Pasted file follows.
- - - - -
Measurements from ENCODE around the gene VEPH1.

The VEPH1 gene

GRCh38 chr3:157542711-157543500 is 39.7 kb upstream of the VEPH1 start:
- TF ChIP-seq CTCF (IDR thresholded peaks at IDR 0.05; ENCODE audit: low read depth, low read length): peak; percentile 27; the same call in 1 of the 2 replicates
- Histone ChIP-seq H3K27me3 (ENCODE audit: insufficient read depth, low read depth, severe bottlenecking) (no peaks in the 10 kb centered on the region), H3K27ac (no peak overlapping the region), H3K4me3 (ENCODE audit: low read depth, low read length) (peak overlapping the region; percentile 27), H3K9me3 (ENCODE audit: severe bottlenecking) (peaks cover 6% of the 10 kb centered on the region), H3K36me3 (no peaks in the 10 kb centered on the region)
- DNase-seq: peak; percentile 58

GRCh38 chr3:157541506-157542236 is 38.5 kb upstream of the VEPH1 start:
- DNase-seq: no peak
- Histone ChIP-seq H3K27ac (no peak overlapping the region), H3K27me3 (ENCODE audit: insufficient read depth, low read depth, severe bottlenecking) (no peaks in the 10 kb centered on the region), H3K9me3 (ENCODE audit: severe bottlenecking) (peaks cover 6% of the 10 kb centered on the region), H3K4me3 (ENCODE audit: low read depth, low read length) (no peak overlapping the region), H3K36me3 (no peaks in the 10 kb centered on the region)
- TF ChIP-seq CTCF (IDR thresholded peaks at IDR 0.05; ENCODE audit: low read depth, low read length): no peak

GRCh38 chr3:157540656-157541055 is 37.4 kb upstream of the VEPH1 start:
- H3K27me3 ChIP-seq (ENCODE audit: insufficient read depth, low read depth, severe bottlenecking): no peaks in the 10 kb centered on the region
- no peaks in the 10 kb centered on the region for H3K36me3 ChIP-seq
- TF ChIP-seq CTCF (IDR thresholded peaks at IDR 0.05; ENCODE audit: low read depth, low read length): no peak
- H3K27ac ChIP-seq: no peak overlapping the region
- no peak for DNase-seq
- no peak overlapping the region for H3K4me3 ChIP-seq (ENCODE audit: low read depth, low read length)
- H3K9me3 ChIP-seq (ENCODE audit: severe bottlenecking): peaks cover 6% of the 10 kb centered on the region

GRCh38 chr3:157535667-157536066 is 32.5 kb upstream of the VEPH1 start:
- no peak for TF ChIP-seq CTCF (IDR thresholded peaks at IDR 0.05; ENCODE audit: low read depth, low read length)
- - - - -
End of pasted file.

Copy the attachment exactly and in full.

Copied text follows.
Measurements from ENCODE around the gene VEPH1.

The VEPH1 gene

GRCh38 chr3:157542711-157543500 is 39.7 kb upstream of the VEPH1 start:
- TF ChIP-seq CTCF (IDR thresholded peaks at IDR 0.05; ENCODE audit: low read depth, low read length): peak; percentile 27; the same call in 1 of the 2 replicates
- Histone ChIP-seq H3K27me3 (ENCODE audit: insufficient read depth, low read depth, severe bottlenecking) (no peaks in the 10 kb centered on the region), H3K27ac (no peak overlapping the region), H3K4me3 (ENCODE audit: low read depth, low read length) (peak overlapping the region; percentile 27), H3K9me3 (ENCODE audit: severe bottlenecking) (peaks cover 6% of the 10 kb centered on the region), H3K36me3 (no peaks in the 10 kb centered on the region)
- DNase-seq: peak; percentile 58

GRCh38 chr3:157541506-157542236 is 38.5 kb upstream of the VEPH1 start:
- DNase-seq: no peak
- Histone ChIP-seq H3K27ac (no peak overlapping the region), H3K27me3 (ENCODE audit: insufficient read depth, low read depth, severe bottlenecking) (no peaks in the 10 kb centered on the region), H3K9me3 (ENCODE audit: severe bottlenecking) (peaks cover 6% of the 10 kb centered on the region), H3K4me3 (ENCODE audit: low read depth, low read length) (no peak overlapping the region), H3K36me3 (no peaks in the 10 kb centered on the region)
- TF ChIP-seq CTCF (IDR thresholded peaks at IDR 0.05; ENCODE audit: low read depth, low read length): no peak

GRCh38 chr3:157540656-157541055 is 37.4 kb upstream of the VEPH1 start:
- H3K27me3 ChIP-seq (ENCODE audit: insufficient read depth, low read depth, severe bottlenecking): no peaks in the 10 kb centered on the region
- no peaks in the 10 kb centered on the region for H3K36me3 ChIP-seq
- TF ChIP-seq CTCF (IDR thresholded peaks at IDR 0.05; ENCODE audit: low read depth, low read length): no peak
- H3K27ac ChIP-seq: no peak overlapping the region
- no peak for DNase-seq
- no peak overlapping the region for H3K4me3 ChIP-seq (ENCODE audit: low read depth, low read length)
- H3K9me3 ChIP-seq (ENCODE audit: severe bottlenecking): peaks cover 6% of the 10 kb centered on the region

GRCh38 chr3:157535667-157536066 is 32.5 kb upstream of the VEPH1 start:
- no peak for TF ChIP-seq CTCF (IDR thresholded peaks at IDR 0.05; ENCODE audit: low read depth, low read length)